I know, it seems like an awful lot to go through, but that's the only sure-fire way to eliminate the cigarette odor permanently, and not layer your couch with chemicals that won't work or are not good for your children.

Best of luck to you!

1 mom found this helpful
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N.G.

answers from Fayetteville on

T.,
The smell is coming from the filling, so spraying surface scent isn't solving the problem. Have you tried taking out the padding and airing them out really well, say for a couple of days? Baking soda is a great odor eater. Maybe you can also try sprinkling some on the padding and vacuum it up after a couple of hours. Good luck!

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M.H.

answers from Louisville on

Natures miracle you can buy it at target in the pet section.... but it gets out any smell....

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T.C.

answers from Nashville on

I would call a leather store and ask them. You probably will need to wash them! But don't know much about leather. Definitely call a leather furniture store!

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K.H.

answers from Memphis on

Furniture is so much easier than cars. Bottom line, a lot of products out there can ruin the leather. Let the furniture breath for awhile. It will take about two to three weeks for the odor to disappear, but it will. Hope that helps.

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C.W.

answers from Chattanooga on

Sorry, I can't offer any help, but I'll tell you my experience. We bought a BMW from a heavy smoker. It was a fantastic deal we just couldn't pass up. We thought we could get the smell out of the leather interior. The car only had 10,000 miles on it so it wasn't like she had smoked in it for many years....but we never, ever got the smell out despite trying everything everyone recommended, including car dealers' advice. Every day when I got into the car after it had sat all night with the windows up, it smelled like smoke. Of course that was about 20 years ago and there are a lot of products out now that weren't available then, but I would never think of buying anything whatsoever again from a smoker, no matter what a good deal it was.

Good luck though. Leather furniture is really nice. I have a leather couch and a leather Lazy Boy recliner that are more than 20 yrs old and still look great.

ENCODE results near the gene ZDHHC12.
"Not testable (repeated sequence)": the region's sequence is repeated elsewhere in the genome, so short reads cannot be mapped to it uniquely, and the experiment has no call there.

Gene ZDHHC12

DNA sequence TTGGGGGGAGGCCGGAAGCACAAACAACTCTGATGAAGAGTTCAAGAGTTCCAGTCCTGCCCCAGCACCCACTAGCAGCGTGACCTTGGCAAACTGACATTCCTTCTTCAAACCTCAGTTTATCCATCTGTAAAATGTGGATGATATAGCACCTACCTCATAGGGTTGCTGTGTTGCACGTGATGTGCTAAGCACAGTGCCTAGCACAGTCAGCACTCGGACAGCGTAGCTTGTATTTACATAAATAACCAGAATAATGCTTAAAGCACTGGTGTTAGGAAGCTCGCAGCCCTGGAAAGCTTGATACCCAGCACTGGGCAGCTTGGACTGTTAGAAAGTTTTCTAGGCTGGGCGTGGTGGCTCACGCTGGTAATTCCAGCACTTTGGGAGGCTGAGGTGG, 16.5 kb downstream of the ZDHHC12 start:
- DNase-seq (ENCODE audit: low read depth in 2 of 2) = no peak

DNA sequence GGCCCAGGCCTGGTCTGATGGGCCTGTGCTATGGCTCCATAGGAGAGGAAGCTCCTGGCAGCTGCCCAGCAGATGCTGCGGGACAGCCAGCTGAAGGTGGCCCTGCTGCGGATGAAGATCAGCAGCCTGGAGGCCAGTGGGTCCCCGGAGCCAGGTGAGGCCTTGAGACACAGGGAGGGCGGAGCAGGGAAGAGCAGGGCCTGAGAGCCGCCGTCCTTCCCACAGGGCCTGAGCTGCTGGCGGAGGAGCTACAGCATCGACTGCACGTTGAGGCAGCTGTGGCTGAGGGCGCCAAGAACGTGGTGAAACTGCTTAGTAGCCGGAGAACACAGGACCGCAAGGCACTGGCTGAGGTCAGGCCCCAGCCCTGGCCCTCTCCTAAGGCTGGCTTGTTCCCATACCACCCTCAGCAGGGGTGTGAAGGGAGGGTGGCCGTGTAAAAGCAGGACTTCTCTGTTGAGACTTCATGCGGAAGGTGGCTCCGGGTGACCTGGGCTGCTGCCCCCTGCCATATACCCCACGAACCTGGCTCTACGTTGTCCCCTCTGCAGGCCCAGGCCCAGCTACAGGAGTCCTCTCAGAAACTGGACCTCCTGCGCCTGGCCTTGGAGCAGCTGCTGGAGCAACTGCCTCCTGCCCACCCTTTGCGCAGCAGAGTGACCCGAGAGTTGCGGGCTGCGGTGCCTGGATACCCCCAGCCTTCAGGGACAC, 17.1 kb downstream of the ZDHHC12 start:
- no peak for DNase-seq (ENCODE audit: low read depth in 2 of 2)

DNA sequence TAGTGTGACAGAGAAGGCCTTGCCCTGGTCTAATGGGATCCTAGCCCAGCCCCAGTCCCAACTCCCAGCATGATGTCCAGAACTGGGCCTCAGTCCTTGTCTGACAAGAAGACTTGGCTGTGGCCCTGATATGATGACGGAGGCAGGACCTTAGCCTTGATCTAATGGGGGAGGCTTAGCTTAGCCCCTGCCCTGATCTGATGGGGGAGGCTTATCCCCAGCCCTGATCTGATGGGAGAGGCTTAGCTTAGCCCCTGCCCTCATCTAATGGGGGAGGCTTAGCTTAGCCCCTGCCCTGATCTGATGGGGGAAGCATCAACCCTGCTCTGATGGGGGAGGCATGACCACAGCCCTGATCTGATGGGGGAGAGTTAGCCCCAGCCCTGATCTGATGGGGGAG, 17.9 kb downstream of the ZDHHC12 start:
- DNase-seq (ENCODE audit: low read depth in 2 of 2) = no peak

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L.C.

answers from Raleigh on

we did nothing to ours, suffered or a little bit(hate that smell)but it was just gone after a while .

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P.G.

answers from Raleigh on

Hi T.~ You may have to call a professional furniture cleaning company. I don't know of any because I just moved here, but I'm not sure if there is anything safe (over the counter) to use on leather. Good luck!

Paula G.

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K.G.

answers from Stockton on

I don't know if Baking soda is good on leather but I use it in my shoes and any thing else that smells. I usually sprinkle it on dry or in whatever, then empty or vaccum, but could probably be made into a paste if needed. You check out their website for ideas, K.

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C.M.

answers from Fayetteville on

It was suggested to me to try some murfey's oil soap. And to try to sun the chairs. I am not sure but I know it won't hurt.

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W.W.

answers from Louisville on

I work with a "green" company that has 2 products I would recommend for you - 1. is a safe 3-in-1 cleaner/deoderizer/stain remover that you can dilute - it is great on odors & safe for the material AND your children; 2. is their furniture & leather polish - again safe for the kiddos but works better than anything I have ever used for leather, vinyl, & wood furniture.

I cannot advertise the company on a public site. Just email me at [email protected]____.com if you want more details!

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K.P.

answers from Louisville on

We purchased a used older model car for my teenage son that had belonged to a smoker (at least 3-5 years of smoking in the car). I got the smell out the first time I cleaned it. The trick? Sams Club sells some stuff called OdoBan (I think that is how it is spelled). It is about $9-$13 for a gallon jug. There are directions on the back for diluting it. It is amazing. My only suggestion is that you buy a spray bottle that you use only for the product. The smell is so concentrated that I can usually smell it in buckets and stuff it has been in. A friend told me they use it in large vet offices to clean and eliminate the smell of animal blood and waste. Don't forget to clean the carpets, roof, vents, under seats, etc. Smoke gets everywhere.

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K.S.

answers from Raleigh on

I would call a cleaning company and ask if they can get it out.
I am surprised you did not think about this before buying it. I would find a sunny spot on a dry day, and move it outside all day.